Or so I would intuitively imagine.

      As I was reading the article I was trying to imagine what a virus could possibly bring to a bacteria, that is something that would make it more than just a parasite, and the only two speculations I came up with is it might play some kind of vague sexual role, or perhaps the substance of the virus itself brings resources the bacteria needs. Of course for the latter to work the bacteria would need to have a chance to deactivate the virus and consume it.

    • At the very least we must PANIC!

      Then stop all economic activity in or on or under the oceans.

      Then stop burning fossil fuels, we need more socialism.

  2. As the goal of the phage DNA is to be replicated, it makes sense that, under favorable bacterial growth conditions, it would be laying dormant and replicated with the bacteria. And, also logically, when conditions are bad and bacterial replication slows or ceases, the virus simply packs up (literally) moves on. Bacteria do the same thing by forming spores when conditions are no longer favorable for normal growth. Plants seed in an effort to leave the area which has become unfavorable. Nothing new here and not a surprise that viruses are everywhere. The greater surprise is that the researchers were surprised by viral interference.

  3. The study of viruses in the ocean is quite new and exciting with new discoveries being made every single day at a guess.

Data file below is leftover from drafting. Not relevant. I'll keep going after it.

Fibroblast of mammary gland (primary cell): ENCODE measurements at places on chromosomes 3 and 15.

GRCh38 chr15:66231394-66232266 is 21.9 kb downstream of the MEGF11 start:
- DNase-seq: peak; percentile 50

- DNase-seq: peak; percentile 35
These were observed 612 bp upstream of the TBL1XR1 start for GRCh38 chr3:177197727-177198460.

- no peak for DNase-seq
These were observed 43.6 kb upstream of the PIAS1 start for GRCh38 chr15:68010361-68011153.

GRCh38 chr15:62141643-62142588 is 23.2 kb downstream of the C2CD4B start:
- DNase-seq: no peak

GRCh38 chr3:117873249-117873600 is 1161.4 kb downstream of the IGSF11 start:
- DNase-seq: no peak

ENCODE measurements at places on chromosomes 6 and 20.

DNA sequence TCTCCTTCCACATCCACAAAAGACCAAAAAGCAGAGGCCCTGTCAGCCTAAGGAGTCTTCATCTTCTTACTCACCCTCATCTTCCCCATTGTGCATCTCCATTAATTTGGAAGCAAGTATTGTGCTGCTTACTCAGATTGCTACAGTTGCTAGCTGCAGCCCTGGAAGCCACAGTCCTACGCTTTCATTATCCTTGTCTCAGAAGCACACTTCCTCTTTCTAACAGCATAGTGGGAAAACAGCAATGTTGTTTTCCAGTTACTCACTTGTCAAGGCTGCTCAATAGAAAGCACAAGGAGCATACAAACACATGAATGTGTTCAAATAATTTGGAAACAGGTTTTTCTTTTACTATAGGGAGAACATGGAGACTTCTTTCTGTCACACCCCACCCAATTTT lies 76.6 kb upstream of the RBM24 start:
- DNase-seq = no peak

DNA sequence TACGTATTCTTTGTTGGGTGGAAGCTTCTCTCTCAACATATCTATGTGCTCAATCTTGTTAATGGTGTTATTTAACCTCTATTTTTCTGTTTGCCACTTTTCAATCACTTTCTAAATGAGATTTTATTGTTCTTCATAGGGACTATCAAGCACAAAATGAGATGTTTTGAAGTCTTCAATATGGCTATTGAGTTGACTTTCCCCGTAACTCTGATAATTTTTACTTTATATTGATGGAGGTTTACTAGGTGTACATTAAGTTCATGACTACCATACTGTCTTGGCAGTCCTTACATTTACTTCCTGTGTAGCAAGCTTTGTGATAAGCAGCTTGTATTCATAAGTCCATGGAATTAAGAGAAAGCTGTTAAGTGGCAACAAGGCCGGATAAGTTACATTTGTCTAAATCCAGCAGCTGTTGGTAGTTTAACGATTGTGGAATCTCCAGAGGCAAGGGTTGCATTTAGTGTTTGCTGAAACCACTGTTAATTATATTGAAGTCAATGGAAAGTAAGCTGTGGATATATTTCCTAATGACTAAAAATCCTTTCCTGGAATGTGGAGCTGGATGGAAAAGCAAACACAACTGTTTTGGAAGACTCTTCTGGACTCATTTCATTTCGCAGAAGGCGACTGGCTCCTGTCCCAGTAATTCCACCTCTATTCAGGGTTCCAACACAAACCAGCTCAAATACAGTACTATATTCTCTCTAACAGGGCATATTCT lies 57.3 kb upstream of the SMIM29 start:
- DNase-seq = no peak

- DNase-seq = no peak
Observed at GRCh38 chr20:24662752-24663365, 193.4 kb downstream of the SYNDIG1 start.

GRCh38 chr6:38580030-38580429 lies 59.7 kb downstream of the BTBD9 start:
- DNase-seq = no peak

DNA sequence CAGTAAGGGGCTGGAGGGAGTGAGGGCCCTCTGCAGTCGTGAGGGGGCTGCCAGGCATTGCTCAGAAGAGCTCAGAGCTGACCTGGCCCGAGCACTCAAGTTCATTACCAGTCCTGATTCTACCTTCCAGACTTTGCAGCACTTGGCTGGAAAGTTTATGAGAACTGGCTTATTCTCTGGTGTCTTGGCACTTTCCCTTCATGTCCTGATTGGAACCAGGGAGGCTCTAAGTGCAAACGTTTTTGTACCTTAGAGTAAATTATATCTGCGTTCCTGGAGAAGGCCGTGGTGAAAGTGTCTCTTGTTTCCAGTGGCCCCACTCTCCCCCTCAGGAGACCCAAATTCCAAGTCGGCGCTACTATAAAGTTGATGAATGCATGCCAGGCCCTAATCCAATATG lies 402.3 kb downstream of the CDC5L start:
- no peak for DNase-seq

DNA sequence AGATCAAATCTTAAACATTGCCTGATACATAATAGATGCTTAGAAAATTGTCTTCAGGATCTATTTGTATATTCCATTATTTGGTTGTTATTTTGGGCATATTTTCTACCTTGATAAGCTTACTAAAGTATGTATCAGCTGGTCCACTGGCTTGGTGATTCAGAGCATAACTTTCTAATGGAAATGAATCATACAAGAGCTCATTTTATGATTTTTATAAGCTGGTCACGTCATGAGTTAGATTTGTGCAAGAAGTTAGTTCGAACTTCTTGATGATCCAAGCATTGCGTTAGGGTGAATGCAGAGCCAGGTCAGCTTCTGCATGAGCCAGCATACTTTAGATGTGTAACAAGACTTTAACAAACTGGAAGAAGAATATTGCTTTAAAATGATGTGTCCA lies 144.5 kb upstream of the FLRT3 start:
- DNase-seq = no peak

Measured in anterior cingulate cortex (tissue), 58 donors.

According to Forest Rohwer in part, without viruses, the oceans would soon become cesspools of uncontrolled bacterial growth. The real area of interest for me at this time is that it is emerging that ‘viromes’, or communities of viruses are just as important as the communities of bacteria that inhabit a gastrointestinal tract, and that some work together and so on.

    From: https://www.youtube.com/watch?v=WZxUCEpsppQ
    “Virions and Provirus, Oxygen and Algae: Forest Rohwer Talks Research on Viromes”
    24 views
    •Apr 30, 2020″

    Also of interest to me recently is the virus protein that forms the boundary of a mammalian placenta that prevent the immune systems from seeing each other in effect.

    From: http://isciencemag.co.uk/features/the-syncytin-gene-viruses-responsible-for-human-life/